Southern Thailand consists of a long peninsula, reaching all the way down to Malaysia. Rugged limestone mountains, covered with lush jungle, rise along its spine, while its two coastlines-- 1,875 kilometers long on the Gulf of Thailand and 740 kilometers on the Indian Ocean shelter countless beaches of exceptional pristine beauty along with prosperous fishing ports. Besides its rare natural beauty, the south also has vast plantations of rubber, coconut, and pineapple and near the Malaysian border, a distinctive cultural difference thanks to a largely Muslim population.
Hua Hin, on the western coast of the gulf, became Thailand's first popular seaside resort in the 1920s when the southern railway line made it easily accessible to Bangkok. King Rama VII built a summer palace there, called Klai Kangwon, "Far From Worries", and other aristocratic families acquired property along the scenic beach. Now the resort can boast a number of modern hotels and has spread to include nearby Cha-am, but it still has a quieter, more restful ambiance than vibrant Pattaya across the gulf.
Modern travelers further south, where they have discovered other exciting destinations. The most celebrated is Phuket, a large island in the Andaman Sea, was widely known among ancient traders for such natural wealth as tin ore and edible birds nests harvested from limestone caves and cliff sides. Phuket today, just an hour's flight from Bangkok, is famous for a string of picture - postcard beaches on its western coast, each with its own particular charms and a wide range of accommodations
Not far from Phuket is Phang Nga Bay, a marine national park, where hundreds of limestone islands rise dramatically from the sea to form a breath taking scenic spectacle, along with the equally beautiful Phi Phi islands, where turquoise waters lap the white sands of a dozen secret coves and daring sea gypsies scale the walls of a vast, cathedral-like cave to collect the birds' nests so prized by Chinese gourmets throughout the world.
More adventurous travelers in search of unspoiled natural beauty and diving thrills can explore the Similan Islands in the Andaman Sea, a group of nine small islands off which lie countless dazzling coral reefs, or, southward near Malaysia, the huge Tarutao National Park, where 51 islands cover an area of nearly 1,500 square kilometers.
Across the peninsula, off the southeast coast, lies the island of Koh Samui, a more recent tourist discovery that also offers memorable beaches fringed by graceful coconut palms and a number of smaller off-shore islands.
Several southern cities such as Nakhon Si Thammarat, Chaiya, and Songkhla can look back on an ancient history, reflected in deep-seated traditions, the remains of splendid temples, and elegant old houses. Others like Hat Yai, Thailand's third largest provincial capital, have a booming modern energy fueled by the region's prosperity, attracting large numbers of Malaysian tourists with shops and entertainment facilities. In the southernmost provinces of Narathiwat, Pattani, Yala, and Satun, the domed mosque is as much a part of the landscape as the spires of a Buddhist temple, and Malay is the second language of most people.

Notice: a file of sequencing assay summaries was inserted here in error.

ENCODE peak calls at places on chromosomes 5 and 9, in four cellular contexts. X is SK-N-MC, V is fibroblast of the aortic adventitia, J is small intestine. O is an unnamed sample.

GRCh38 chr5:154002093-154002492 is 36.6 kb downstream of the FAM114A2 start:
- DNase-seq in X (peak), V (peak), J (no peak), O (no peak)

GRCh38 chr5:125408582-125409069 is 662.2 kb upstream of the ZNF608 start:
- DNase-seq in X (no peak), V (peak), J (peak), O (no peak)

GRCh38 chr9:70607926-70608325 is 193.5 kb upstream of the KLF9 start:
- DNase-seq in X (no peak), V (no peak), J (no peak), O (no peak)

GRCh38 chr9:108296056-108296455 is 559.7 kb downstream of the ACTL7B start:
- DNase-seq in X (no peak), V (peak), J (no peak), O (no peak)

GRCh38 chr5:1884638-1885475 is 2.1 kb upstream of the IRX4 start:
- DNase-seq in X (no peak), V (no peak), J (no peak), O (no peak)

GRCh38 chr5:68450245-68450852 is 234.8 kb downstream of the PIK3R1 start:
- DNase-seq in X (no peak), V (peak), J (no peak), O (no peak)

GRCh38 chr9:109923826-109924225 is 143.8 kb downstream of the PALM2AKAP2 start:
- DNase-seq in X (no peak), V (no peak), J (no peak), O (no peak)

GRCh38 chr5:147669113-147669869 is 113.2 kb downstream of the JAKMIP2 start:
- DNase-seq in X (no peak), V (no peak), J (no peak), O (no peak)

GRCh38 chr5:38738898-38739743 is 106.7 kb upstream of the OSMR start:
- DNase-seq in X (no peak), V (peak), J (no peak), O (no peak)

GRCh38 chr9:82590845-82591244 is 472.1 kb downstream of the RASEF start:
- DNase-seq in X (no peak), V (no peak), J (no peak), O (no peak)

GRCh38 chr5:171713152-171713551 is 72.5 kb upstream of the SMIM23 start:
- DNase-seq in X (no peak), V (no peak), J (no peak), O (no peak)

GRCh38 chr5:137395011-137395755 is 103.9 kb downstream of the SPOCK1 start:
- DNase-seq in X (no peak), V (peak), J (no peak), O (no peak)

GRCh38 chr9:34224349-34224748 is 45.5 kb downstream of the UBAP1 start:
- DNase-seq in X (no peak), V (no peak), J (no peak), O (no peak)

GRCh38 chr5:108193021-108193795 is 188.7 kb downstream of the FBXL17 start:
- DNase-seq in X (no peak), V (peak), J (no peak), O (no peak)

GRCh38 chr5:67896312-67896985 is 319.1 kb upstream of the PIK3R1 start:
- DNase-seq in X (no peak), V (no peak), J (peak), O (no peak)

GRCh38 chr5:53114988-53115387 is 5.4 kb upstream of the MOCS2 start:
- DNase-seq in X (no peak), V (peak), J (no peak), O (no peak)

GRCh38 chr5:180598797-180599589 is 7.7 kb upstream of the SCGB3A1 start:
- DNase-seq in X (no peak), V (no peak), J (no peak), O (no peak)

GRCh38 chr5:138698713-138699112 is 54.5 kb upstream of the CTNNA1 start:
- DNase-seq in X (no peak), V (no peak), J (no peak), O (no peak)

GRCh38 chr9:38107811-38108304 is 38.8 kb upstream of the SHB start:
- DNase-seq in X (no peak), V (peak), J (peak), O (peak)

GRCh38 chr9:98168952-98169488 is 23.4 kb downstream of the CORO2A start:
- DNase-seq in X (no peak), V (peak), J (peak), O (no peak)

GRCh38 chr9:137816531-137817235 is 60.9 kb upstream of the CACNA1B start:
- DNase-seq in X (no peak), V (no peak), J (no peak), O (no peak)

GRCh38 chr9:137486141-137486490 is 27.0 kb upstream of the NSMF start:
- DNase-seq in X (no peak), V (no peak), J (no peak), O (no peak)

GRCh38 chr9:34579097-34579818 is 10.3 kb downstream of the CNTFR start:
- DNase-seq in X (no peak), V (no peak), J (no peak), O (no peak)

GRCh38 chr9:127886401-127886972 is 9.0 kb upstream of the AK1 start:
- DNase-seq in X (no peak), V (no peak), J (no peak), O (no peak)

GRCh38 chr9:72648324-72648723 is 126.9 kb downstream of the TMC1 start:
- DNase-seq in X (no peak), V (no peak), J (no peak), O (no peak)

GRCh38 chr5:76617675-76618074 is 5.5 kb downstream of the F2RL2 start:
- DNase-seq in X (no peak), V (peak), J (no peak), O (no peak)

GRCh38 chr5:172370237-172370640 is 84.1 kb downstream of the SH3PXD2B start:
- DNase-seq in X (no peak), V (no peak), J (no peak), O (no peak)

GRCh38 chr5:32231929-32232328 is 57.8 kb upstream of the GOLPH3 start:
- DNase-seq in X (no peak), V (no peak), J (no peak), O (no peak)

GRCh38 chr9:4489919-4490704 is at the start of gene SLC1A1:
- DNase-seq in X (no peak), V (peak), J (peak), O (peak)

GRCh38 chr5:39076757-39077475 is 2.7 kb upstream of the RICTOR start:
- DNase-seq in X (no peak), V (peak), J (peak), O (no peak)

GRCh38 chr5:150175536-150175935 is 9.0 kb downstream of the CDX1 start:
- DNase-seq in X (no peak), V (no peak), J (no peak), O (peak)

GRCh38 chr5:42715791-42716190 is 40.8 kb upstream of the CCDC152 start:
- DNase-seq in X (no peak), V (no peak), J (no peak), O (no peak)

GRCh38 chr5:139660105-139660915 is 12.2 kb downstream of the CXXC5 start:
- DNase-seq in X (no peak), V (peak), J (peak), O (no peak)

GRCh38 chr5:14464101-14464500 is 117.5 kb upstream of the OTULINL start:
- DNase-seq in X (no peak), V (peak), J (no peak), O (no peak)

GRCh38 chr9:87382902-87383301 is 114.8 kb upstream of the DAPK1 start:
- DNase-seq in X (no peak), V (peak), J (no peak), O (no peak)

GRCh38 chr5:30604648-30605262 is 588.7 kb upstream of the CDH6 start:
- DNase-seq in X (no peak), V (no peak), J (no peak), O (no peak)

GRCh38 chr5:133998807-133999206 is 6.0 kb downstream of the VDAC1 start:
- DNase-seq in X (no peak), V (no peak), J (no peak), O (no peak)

Southern food is as distinctive as its scenery. Not surprisingly, the coconut, which grows so widely throughout the region, plays a prominent role in many dishes; its milk tempers the heat of chill-laced soups and curries, its oil is often used for flying, and its grated meat serves as a condiment. Also only to be expected is the abundance of fresh seafood from the surrounding waters: marine fish, some of huge size, prawns, rock lobsters, crab, squid, scallops, clams, and mussels. Cashew nuts from local plantations are eaten as appetizers or stir-fried with chicken and dried chillies, while a pungent flat bean called sataw adds an exotic, somewhat bitter flavor much admired by southern diners. Regional fruits include finger-sized bananas, mango-steens, durians, and small, sweet pineapples.
Sino-Thai food is popular in most large cities; every year the large Chinese community of Phuket stages a ten-day Vegetarian Festival during October, with colorful parades as well as exotic culinary treats. Other foreign influences can be found in such dishes as gaeng massaman, a mild Indian-style curry seasoned with cardamon, cloves, and cinnamon, several Malayan fish curries, and Satan skewered meat with a spicy peanut sauce that originally came from Indonesia.